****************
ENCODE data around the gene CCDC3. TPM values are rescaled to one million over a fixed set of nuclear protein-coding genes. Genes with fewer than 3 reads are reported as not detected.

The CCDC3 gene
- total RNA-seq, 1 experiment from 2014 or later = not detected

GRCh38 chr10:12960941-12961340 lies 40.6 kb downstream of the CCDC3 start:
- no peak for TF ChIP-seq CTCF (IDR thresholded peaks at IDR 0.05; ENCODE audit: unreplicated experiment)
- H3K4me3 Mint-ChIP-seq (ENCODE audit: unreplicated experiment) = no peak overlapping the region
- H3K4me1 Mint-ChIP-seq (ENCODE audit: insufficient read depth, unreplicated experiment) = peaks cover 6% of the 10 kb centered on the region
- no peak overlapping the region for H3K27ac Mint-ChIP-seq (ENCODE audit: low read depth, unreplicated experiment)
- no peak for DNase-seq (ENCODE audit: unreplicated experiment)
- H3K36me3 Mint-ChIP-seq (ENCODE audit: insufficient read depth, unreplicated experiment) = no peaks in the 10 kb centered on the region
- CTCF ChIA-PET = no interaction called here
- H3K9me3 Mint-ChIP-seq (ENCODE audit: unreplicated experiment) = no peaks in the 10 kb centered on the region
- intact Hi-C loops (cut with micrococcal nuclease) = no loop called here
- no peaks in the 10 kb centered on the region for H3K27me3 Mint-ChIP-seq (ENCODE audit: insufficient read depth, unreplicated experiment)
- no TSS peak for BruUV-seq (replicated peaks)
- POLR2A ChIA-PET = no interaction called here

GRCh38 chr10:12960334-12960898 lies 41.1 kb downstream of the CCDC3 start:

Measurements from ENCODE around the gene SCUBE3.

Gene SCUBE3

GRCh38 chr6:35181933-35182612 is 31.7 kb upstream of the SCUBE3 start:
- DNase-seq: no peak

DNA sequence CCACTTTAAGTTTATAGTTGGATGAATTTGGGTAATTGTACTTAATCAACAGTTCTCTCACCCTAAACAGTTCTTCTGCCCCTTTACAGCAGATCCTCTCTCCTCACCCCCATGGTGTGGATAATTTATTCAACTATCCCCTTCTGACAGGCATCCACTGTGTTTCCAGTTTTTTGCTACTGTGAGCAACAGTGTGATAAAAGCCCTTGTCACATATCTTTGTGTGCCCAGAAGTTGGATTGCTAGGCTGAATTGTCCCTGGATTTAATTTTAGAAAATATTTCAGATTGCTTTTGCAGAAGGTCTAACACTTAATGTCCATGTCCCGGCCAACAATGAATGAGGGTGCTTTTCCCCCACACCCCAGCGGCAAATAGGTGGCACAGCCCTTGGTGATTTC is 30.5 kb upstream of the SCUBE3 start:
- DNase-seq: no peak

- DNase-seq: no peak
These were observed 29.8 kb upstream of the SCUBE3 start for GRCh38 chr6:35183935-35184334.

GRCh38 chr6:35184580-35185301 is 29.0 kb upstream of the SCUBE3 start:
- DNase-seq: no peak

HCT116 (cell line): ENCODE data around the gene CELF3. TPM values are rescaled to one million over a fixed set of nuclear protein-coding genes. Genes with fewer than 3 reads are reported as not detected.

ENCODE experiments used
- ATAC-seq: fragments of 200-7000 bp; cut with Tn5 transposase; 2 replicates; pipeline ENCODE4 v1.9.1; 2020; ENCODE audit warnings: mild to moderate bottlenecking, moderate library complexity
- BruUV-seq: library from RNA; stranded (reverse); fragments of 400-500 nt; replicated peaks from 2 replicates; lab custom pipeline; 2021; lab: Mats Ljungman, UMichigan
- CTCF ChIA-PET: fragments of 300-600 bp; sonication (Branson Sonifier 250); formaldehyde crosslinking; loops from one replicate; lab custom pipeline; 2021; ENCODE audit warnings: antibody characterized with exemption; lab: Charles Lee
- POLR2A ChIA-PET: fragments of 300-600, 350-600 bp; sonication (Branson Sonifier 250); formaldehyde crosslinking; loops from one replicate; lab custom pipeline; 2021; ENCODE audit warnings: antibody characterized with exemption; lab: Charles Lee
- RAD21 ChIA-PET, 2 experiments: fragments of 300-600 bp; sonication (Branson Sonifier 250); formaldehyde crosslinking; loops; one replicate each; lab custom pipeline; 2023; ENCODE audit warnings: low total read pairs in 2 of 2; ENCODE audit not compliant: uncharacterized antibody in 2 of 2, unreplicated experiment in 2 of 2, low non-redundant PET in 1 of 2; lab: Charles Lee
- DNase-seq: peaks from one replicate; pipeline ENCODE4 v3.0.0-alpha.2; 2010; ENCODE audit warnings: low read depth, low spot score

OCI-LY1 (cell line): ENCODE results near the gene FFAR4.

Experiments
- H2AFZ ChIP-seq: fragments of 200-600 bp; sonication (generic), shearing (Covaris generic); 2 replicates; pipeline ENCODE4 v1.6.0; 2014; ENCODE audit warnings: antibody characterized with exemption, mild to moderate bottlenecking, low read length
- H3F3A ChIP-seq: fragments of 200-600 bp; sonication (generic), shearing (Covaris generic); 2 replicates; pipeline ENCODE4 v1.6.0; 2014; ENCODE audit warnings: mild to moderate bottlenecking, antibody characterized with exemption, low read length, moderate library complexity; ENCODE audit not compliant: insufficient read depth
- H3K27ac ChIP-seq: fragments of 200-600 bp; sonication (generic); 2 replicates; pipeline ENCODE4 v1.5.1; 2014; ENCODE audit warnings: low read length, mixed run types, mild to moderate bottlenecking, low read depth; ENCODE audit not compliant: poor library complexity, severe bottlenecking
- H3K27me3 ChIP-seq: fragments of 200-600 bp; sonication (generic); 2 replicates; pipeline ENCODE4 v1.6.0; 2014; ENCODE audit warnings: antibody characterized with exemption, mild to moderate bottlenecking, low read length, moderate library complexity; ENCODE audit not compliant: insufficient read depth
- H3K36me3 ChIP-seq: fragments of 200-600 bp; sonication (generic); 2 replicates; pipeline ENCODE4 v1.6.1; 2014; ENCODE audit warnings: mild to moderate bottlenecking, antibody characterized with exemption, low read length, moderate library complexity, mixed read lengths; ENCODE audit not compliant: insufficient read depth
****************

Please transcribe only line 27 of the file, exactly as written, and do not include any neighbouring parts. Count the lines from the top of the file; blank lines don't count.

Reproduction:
- DNase-seq: no peak